Illustration: Sarah Grillo/Axios

Flexport, a freight logistics "unicorn," has successfully sourced and is buying around $1.4 million of face masks and other medical protective equipment that was requested by San Francisco's Department of Public Health.

Why it matters: Many U.S. hospitals and other health care facilities still do not have what they need to keep their employees safe during the coronavirus pandemic.

San Francisco officials told Flexport what they needed and the company managed to source its first batch of equipment via a supplier network in China (including via SF Express — the FedEx of China, which has been a Flexport investor since 2018).

Among the initial batch of items being delivered today are 60,000 surgical masks, 34,000 gloves, 2,000 surgical gowns and 50 thermometers.

  • The company is unprofitable but chose to pay for the goods anyway. CEO Ryan Petersen also reached out to friends for donations to help cover the cost and received $1 million from Y Combinator co-founder Paul Graham.

From Petersen's email:

"To buy everything on the city's list will cost $1.4 million. Yes, you read that right. We can equip the entire workforce of the city's front-line healthcare workers with all the protective armor they need as they go into battle with COVID for just $1.4 million. If we don't do it, however, I am convinced that nobody will do it. Flexport will get this done, we will get it done fast, and we will donate the goods to the city. I could ask for payment, and I believe they would pay, but I won't be a war profiteer. The city needs to conserve its money for the long fight that lies ahead."

Petersen also tells Axios that his company has stopped providing its services for any container carrying medical protective equipment unless the shipper can prove that it's destined for a health care facility. This comes amidst reports of supply hoarding and price gouging.

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Why it matters: The conference's about-face follows a similar move by the Big Ten last week and comes as President Trump has publicly pressured sports to resume despite the ongoing pandemic. The Pac-12 will play a seven-game conference football season, according to ESPN.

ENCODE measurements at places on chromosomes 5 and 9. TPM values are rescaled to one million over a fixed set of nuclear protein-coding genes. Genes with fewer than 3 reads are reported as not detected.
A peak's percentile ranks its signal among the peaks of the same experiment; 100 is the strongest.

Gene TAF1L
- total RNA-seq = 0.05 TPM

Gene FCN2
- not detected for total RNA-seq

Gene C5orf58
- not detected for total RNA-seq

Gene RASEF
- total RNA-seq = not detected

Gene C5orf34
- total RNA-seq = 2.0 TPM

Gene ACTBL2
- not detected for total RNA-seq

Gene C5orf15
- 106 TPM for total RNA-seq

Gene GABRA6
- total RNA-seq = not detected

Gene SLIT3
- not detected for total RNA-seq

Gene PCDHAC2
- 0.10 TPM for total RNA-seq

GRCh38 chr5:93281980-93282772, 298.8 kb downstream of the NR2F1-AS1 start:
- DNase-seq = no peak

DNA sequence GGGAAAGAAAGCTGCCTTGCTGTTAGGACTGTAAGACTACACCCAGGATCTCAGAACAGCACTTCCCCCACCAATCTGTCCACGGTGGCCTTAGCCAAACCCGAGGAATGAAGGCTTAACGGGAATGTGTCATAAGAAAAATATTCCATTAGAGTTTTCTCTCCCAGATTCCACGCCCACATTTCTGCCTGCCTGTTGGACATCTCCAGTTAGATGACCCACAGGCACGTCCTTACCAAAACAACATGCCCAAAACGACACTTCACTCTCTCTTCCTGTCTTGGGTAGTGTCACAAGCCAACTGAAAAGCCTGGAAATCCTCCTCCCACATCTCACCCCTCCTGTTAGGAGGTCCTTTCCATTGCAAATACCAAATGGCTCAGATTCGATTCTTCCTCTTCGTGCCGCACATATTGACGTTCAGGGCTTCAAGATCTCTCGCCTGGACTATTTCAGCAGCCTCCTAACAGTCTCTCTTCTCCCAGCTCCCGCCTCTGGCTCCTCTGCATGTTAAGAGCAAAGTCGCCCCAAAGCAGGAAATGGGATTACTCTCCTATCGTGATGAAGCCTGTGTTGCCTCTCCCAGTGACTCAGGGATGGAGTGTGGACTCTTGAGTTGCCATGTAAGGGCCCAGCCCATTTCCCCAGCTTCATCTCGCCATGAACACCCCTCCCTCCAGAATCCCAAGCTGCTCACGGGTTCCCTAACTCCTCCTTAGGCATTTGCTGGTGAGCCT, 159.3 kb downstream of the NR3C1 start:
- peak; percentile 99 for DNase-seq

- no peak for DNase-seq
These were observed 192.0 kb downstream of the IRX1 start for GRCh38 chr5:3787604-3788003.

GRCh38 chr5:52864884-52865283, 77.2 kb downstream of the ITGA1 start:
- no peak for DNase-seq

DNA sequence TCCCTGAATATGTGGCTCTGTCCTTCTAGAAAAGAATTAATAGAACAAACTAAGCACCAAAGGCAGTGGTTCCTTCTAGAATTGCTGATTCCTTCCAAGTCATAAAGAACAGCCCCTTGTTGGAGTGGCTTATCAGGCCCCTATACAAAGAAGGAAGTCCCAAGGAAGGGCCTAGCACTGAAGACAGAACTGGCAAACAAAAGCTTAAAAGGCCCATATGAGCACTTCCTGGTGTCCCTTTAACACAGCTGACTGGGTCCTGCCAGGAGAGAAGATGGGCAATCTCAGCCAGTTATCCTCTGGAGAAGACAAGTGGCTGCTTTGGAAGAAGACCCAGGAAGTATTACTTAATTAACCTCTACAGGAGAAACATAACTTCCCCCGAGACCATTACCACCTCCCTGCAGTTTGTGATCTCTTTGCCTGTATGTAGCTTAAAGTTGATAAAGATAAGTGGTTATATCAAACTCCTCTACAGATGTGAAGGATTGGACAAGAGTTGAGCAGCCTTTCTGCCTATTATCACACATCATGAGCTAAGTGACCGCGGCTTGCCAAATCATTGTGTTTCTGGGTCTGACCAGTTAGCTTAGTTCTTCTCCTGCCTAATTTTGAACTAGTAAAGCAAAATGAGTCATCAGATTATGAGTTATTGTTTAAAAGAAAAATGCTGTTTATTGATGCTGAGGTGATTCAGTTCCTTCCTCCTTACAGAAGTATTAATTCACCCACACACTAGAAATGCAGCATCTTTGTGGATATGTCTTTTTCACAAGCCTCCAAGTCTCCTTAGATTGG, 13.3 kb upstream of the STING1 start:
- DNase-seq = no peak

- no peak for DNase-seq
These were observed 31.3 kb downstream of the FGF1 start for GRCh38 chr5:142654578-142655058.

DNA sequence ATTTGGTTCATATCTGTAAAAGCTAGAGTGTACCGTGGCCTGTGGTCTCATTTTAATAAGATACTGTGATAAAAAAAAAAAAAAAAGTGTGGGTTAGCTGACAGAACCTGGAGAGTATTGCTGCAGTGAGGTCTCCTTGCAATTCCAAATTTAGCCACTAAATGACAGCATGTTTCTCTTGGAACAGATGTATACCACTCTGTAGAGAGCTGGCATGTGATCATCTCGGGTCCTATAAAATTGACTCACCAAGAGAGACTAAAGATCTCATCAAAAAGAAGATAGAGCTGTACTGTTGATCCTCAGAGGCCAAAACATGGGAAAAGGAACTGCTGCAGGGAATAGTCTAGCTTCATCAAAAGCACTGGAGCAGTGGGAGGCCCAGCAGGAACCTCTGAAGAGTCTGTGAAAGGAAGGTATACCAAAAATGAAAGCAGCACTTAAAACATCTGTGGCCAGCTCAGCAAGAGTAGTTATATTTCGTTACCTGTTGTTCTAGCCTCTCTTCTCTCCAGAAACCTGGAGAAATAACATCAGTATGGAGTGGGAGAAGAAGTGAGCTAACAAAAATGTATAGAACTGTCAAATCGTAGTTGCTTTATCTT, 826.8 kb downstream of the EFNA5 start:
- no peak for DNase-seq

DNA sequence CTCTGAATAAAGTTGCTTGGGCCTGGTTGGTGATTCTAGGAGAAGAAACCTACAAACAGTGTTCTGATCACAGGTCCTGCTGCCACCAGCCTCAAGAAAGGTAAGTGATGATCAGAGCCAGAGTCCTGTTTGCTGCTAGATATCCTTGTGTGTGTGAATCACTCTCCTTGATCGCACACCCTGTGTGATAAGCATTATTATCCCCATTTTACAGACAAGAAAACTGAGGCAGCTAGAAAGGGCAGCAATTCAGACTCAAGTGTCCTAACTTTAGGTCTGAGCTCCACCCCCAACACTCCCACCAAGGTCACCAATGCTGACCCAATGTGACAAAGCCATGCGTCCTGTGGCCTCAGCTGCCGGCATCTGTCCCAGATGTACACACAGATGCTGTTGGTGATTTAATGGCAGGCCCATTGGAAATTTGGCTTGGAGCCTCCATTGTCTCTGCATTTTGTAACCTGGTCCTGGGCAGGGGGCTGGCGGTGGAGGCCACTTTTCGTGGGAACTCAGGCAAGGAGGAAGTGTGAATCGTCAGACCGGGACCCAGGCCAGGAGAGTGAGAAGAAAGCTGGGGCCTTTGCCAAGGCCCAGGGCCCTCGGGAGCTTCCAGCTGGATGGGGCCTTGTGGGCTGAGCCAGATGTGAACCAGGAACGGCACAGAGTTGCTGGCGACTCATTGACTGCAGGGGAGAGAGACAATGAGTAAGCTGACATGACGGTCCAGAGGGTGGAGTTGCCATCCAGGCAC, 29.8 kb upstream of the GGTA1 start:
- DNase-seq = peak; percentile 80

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Global coronavirus vaccine initiative launches without U.S. or China

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A global initiative to ensure equitable distribution of coronavirus vaccines now includes most of the world — but not the U.S., China or Russia.

Why it matters: Assuming one or more vaccines ultimately gain approval, there will be a period of months or even years in which supply lags far behind global demand. The COVAX initiative is an attempt to ensure doses go where they're most needed, rather than simply to countries that can produce or buy them at scale.

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Coronavirus dashboard

Illustration: Sarah Grillo/Axios

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  2. U.S.: Total confirmed cases as of 6:15 p.m EST: 6,967,103 — Total deaths: 202,558 — Total recoveries: 2,670,256 — Total tests: 97,459,742Map.
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  4. Business: America is closing out its strongest quarter of economic growth.
  5. Technology: 2020 tech solutions may be sapping our resolve to beat the pandemic.
  6. Sports: Here's what college basketball will look like this season.
  7. Science: During COVID-19 shutdown, a common sparrow changed its song.

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